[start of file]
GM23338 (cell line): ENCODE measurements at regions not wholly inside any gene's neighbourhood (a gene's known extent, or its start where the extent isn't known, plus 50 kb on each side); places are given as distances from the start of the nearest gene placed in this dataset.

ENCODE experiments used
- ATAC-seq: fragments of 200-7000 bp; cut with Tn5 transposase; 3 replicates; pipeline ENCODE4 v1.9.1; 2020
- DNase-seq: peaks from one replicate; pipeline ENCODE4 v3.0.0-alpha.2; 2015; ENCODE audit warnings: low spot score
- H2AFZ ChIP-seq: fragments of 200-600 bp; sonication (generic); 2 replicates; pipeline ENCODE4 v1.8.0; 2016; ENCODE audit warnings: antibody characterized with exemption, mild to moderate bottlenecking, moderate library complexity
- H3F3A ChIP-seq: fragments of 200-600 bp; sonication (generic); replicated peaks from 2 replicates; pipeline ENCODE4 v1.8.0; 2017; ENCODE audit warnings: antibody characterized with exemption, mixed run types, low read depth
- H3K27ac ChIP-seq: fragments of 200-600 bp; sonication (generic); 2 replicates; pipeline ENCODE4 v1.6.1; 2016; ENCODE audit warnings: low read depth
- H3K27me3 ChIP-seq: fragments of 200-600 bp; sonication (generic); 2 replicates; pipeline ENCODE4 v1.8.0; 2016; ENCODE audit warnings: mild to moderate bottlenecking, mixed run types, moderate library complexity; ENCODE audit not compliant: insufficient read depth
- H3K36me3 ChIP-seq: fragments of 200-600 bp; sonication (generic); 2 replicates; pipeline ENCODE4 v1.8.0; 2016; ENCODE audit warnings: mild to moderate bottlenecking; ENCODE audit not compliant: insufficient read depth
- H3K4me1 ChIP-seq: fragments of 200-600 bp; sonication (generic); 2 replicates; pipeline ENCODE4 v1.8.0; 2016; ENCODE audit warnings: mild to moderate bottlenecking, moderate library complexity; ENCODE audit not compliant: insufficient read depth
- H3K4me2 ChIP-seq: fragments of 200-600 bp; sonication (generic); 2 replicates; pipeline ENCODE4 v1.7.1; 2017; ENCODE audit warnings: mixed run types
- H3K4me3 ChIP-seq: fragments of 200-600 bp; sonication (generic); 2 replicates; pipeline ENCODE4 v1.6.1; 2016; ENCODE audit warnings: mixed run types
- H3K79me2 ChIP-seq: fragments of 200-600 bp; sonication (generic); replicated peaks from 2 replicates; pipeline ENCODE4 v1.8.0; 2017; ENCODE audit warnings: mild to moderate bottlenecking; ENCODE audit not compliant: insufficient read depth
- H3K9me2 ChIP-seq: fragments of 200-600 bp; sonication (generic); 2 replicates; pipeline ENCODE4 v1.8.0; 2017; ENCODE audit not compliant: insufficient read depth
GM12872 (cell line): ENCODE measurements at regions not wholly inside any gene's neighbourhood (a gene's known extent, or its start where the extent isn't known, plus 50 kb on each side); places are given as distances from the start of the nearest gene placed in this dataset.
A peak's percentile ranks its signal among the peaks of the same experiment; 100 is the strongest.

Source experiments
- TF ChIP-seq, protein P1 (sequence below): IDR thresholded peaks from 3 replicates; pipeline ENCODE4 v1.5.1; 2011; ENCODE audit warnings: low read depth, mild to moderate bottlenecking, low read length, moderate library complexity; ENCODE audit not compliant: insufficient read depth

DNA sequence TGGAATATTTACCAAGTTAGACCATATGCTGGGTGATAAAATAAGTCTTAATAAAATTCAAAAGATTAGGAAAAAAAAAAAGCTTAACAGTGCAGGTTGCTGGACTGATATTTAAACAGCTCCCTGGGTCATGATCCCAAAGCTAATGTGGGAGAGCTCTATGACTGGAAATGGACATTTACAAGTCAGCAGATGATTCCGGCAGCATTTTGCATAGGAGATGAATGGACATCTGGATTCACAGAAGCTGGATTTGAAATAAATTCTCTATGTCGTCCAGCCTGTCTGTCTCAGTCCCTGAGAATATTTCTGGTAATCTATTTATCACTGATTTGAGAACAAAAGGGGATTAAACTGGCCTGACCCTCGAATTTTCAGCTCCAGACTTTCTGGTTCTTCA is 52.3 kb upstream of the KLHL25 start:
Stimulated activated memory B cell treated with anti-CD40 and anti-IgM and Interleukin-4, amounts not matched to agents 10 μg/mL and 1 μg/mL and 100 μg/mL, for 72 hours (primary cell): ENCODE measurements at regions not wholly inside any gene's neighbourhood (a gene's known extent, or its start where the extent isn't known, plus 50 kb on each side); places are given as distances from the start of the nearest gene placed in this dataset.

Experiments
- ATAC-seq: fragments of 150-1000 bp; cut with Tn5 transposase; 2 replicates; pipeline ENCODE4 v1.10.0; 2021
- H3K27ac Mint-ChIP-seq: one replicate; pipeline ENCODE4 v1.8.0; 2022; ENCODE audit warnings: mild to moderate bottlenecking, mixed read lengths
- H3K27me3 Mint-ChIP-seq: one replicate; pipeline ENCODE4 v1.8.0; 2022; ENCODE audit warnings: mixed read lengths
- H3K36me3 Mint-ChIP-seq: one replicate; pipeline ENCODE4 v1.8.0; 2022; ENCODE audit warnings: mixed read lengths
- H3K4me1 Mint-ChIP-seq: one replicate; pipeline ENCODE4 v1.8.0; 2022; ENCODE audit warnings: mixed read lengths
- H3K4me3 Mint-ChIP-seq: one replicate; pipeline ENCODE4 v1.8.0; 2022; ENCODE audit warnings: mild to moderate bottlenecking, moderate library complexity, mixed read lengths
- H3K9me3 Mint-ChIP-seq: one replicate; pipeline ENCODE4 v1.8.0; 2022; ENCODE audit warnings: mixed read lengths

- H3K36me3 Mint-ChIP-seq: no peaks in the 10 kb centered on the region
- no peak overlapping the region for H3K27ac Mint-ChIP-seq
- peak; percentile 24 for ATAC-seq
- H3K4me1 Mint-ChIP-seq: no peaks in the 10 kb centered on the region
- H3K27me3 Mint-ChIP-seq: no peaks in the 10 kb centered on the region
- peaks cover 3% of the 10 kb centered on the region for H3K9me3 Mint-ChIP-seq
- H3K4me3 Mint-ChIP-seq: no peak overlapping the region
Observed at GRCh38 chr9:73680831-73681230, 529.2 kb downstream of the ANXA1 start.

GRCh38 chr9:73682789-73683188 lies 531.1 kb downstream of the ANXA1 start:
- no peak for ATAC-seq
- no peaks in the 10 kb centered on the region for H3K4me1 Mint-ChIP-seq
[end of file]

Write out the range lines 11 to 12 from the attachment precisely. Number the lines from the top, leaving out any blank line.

- H3K4me2 ChIP-seq: fragments of 200-600 bp; sonication (generic); 2 replicates; pipeline ENCODE4 v1.7.1; 2017; ENCODE audit warnings: mixed run types
- H3K4me3 ChIP-seq: fragments of 200-600 bp; sonication (generic); 2 replicates; pipeline ENCODE4 v1.6.1; 2016; ENCODE audit warnings: mixed run types